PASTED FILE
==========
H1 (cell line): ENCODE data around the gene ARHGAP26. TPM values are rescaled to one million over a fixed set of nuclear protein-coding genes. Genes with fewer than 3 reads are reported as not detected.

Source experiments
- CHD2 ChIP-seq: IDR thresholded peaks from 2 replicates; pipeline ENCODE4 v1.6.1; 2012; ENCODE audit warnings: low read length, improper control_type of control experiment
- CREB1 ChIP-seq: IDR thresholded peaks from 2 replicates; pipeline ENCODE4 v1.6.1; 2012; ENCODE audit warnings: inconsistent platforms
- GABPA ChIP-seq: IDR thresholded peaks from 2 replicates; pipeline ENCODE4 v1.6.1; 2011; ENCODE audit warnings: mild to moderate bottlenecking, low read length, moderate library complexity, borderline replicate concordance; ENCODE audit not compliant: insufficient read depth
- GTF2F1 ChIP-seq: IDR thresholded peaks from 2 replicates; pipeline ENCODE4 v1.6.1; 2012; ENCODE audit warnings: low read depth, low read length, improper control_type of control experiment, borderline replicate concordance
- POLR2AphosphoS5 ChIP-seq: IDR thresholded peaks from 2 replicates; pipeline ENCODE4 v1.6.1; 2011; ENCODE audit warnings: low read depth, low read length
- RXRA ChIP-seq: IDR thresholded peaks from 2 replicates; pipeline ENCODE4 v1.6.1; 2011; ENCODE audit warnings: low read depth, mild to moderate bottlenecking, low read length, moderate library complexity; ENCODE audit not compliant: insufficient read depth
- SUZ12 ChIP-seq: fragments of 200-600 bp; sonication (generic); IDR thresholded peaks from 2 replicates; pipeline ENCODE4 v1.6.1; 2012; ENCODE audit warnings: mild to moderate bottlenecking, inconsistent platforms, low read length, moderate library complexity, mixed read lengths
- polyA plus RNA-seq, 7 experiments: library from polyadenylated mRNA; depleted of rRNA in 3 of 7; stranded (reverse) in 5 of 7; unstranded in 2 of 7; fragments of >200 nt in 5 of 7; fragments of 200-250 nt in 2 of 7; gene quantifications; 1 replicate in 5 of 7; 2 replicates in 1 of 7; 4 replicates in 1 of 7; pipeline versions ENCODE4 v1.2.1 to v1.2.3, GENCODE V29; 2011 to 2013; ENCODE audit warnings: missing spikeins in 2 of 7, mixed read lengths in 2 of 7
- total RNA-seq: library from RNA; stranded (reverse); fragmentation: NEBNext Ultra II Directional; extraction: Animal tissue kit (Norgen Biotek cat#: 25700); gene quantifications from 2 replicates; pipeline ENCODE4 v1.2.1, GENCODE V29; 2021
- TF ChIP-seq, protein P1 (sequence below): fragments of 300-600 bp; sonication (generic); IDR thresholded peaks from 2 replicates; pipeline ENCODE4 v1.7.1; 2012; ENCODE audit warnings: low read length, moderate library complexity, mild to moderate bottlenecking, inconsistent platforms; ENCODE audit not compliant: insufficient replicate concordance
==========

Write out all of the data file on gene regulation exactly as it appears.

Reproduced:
H1 (cell line): ENCODE data around the gene ARHGAP26. TPM values are rescaled to one million over a fixed set of nuclear protein-coding genes. Genes with fewer than 3 reads are reported as not detected.

Source experiments
- CHD2 ChIP-seq: IDR thresholded peaks from 2 replicates; pipeline ENCODE4 v1.6.1; 2012; ENCODE audit warnings: low read length, improper control_type of control experiment
- CREB1 ChIP-seq: IDR thresholded peaks from 2 replicates; pipeline ENCODE4 v1.6.1; 2012; ENCODE audit warnings: inconsistent platforms
- GABPA ChIP-seq: IDR thresholded peaks from 2 replicates; pipeline ENCODE4 v1.6.1; 2011; ENCODE audit warnings: mild to moderate bottlenecking, low read length, moderate library complexity, borderline replicate concordance; ENCODE audit not compliant: insufficient read depth
- GTF2F1 ChIP-seq: IDR thresholded peaks from 2 replicates; pipeline ENCODE4 v1.6.1; 2012; ENCODE audit warnings: low read depth, low read length, improper control_type of control experiment, borderline replicate concordance
- POLR2AphosphoS5 ChIP-seq: IDR thresholded peaks from 2 replicates; pipeline ENCODE4 v1.6.1; 2011; ENCODE audit warnings: low read depth, low read length
- RXRA ChIP-seq: IDR thresholded peaks from 2 replicates; pipeline ENCODE4 v1.6.1; 2011; ENCODE audit warnings: low read depth, mild to moderate bottlenecking, low read length, moderate library complexity; ENCODE audit not compliant: insufficient read depth
- SUZ12 ChIP-seq: fragments of 200-600 bp; sonication (generic); IDR thresholded peaks from 2 replicates; pipeline ENCODE4 v1.6.1; 2012; ENCODE audit warnings: mild to moderate bottlenecking, inconsistent platforms, low read length, moderate library complexity, mixed read lengths
- polyA plus RNA-seq, 7 experiments: library from polyadenylated mRNA; depleted of rRNA in 3 of 7; stranded (reverse) in 5 of 7; unstranded in 2 of 7; fragments of >200 nt in 5 of 7; fragments of 200-250 nt in 2 of 7; gene quantifications; 1 replicate in 5 of 7; 2 replicates in 1 of 7; 4 replicates in 1 of 7; pipeline versions ENCODE4 v1.2.1 to v1.2.3, GENCODE V29; 2011 to 2013; ENCODE audit warnings: missing spikeins in 2 of 7, mixed read lengths in 2 of 7
- total RNA-seq: library from RNA; stranded (reverse); fragmentation: NEBNext Ultra II Directional; extraction: Animal tissue kit (Norgen Biotek cat#: 25700); gene quantifications from 2 replicates; pipeline ENCODE4 v1.2.1, GENCODE V29; 2021
- TF ChIP-seq, protein P1 (sequence below): fragments of 300-600 bp; sonication (generic); IDR thresholded peaks from 2 replicates; pipeline ENCODE4 v1.7.1; 2012; ENCODE audit warnings: low read length, moderate library complexity, mild to moderate bottlenecking, inconsistent platforms; ENCODE audit not compliant: insufficient replicate concordance